The best cake cookbook ever written is 25 years old this year! I am of course talking about The Cake Bible, by Rose Levy Beranbaum, now in its 49th printing.
Gilda loves this book so much she has two copies — the original printing, and the slightly revised version published in 2005. Gilda tends to use them both at once. The main differences between them are: (1) the newer one has an updated equipment and ingredients list; and (2) the older one has more cake batter and frosting spilled on it. A lot more. Speaking of cake, here’s some now:
What’s in that cake? Glad you asked! It’s a three layer chocolate butter cake, filled with espresso buttercream, covered in fondant, and decorated with hand sugared pansies.
Where were we? Oh yes, The Cake Bible.
This quarter century old work is packed cover to cover with precise scientific explanations of… everything. It was ground-breaking back in 1988, and it remains equally valuable today–as devoted fans of Rose Beranbaum’s work will readily agree. Many of whom (including yours truly) would be hard-pressed to name any other possible contender in a top two contest.
Before we get flamed for our unbridled enthusiasm, we should point out that not everyone adores The Cake Bible. Some cake making enthusiasts do not like it even one little bit, thank you very much. They can be fairly vocal about it, too. Which Gilda finds endlessly amusing. Gilda barely has time to read cookbooks she DOES like. She can’t imagine spending any energy on those she DOESN’T. Naturally, Artie (being Artie) has a complete theory about why people do this, but that’s another story.
Thanks to the mountains of useful information in The Cake Bible, Gilda has made a lot of really delicious cakes for a lot of really nice people. Here’s another one:
That was a four layer yellow cake filled with raspberry preserves and pear mousseline buttercream, covered with marzipan fondant. It served 50 people at an engagement party. It was delicious (seriously, I dream about eating this cake). And it was a trial run for… the wedding cake.
Little Known Fact: The foundation of every successful wedding cake is a generous slice of math, with a large helping of geometry sauce on the side.
Better Known Fact: Wedding cakes are expensive and time-consuming; when you make one, you really want to get it right the first time.
Professionals who produce dozens of wedding cakes every year have their formulas down to a science. They know exactly how much batter is needed for every size of pan, how many servings each pan makes, the amount of filling required to assemble any size layer, and how much fondant it takes to cover it. As soon as the bride decides on the cake’s design, flavors, and number of servings, these bakers are ready to roll.
Not so for the rest of us.
For the rest of us, planning a large wedding cake is a challenge. As Gilda discovered after she recklessly agreed to make one. For 250 people.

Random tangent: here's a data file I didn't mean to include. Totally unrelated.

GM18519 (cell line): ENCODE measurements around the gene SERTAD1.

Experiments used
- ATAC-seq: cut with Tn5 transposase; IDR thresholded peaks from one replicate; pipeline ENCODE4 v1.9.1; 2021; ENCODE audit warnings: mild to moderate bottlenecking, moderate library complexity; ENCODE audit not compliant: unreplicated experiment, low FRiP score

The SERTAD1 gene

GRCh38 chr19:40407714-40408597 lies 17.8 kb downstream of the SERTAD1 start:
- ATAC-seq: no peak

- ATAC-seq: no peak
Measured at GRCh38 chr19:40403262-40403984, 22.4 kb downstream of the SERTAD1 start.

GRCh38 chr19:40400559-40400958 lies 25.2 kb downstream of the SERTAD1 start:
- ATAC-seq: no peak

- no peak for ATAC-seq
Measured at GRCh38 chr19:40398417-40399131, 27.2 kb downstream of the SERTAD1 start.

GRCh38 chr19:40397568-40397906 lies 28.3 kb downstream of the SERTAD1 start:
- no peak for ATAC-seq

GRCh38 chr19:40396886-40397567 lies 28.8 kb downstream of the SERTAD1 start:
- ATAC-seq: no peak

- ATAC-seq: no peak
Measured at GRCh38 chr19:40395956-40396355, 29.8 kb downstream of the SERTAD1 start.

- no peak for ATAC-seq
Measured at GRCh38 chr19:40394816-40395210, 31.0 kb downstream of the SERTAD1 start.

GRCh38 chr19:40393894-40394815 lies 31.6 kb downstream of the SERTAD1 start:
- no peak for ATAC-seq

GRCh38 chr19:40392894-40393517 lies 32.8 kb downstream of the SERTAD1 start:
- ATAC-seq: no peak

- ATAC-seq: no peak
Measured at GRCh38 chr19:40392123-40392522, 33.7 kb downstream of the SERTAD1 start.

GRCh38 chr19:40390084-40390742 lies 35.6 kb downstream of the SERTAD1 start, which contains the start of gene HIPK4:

The fact that one may be an excellent baker with years of experience is pretty much irrelevant when it comes to large scale cake planning. What’s needed at the planning stage is information. A lot of information. Much of it difficult to come by.
Wait–am I making you nervous? Not to worry. It all worked out okay.
No, silly, that’s NOT the whole cake. It’s just a second top that Gilda made for the wedding party’s table so the bride could have her cake and eat it, too. Not everyone gets two cake tops, but Gilda happens to be very fond of this particular bride.
Here’s the whole enormous thing (well, most of it… there’s an additional 70 servings stored under the table). About 20 minutes after this photo was taken, Gilda took it apart and served it to a couple hundred people–quite a few of them more than once. That was fun. And messy. And tasty. And yes, after everything that went into it (including a few nerve-wracking moments related to its transport and final assembly)… a little bittersweet, too.
There was something in this cake for everybody. The bottom layer was an almond-hazelnut cake filled with tart cherry preserves and Amaretto mousseline buttercream. The middle layer and one cake top were chocolate butter cake filled with Frangelico mousseline. The second top and the extra servings under the table are another yellow cake just like the one described above.
Among Rose Beranbaum’s many generous intellectual gifts to the baking world are the pages and pages of charts and formulas that she included in The Cake Bible to make wedding cake planning easier and less error prone. Gilda doesn’t know if she’ll ever make another wedding cake. One thing she knows for certain, though: If it were not for The Cake Bible, she would have thrown herself off the parapet in despair long before she ever turned on the oven.
Another thing Gilda knows is that she was delighted to be asked to do this, and she’s very glad she did it. The process of sizing and scaling this wedding cake deserves an entire post of its own. It was a fascinating, and very educational, experience. We’ll get into those details another time. Meanwhile, speaking of things we’d never done before….
For the two weeks leading up to the wedding, the entire Hasslefactory was engrossed in crafting a couple hundred hydrangea blossoms and buds out of gumpaste. Artie loves nothing so much as figuring things out, so he was in heaven. Gilda loves nothing so much as making exquisitely beautiful ephemeral things, so she was in heaven, too–once she got Artie to stop obsessing over process improvements. They’ve both been fantasizing about crafting an entire world out of gumpaste ever since.
More credit where credit is due:
The three wedding cake photos in this post are provided courtesy of the amazingly talented Alissa Brickman, owner of A Fleeting Moment photography studio. Alissa, you rock. One final shot:
As for you, Cake Bible, we wish you a very Happy Birthday, and our congratulations (and deep gratitude) to your wonderful author!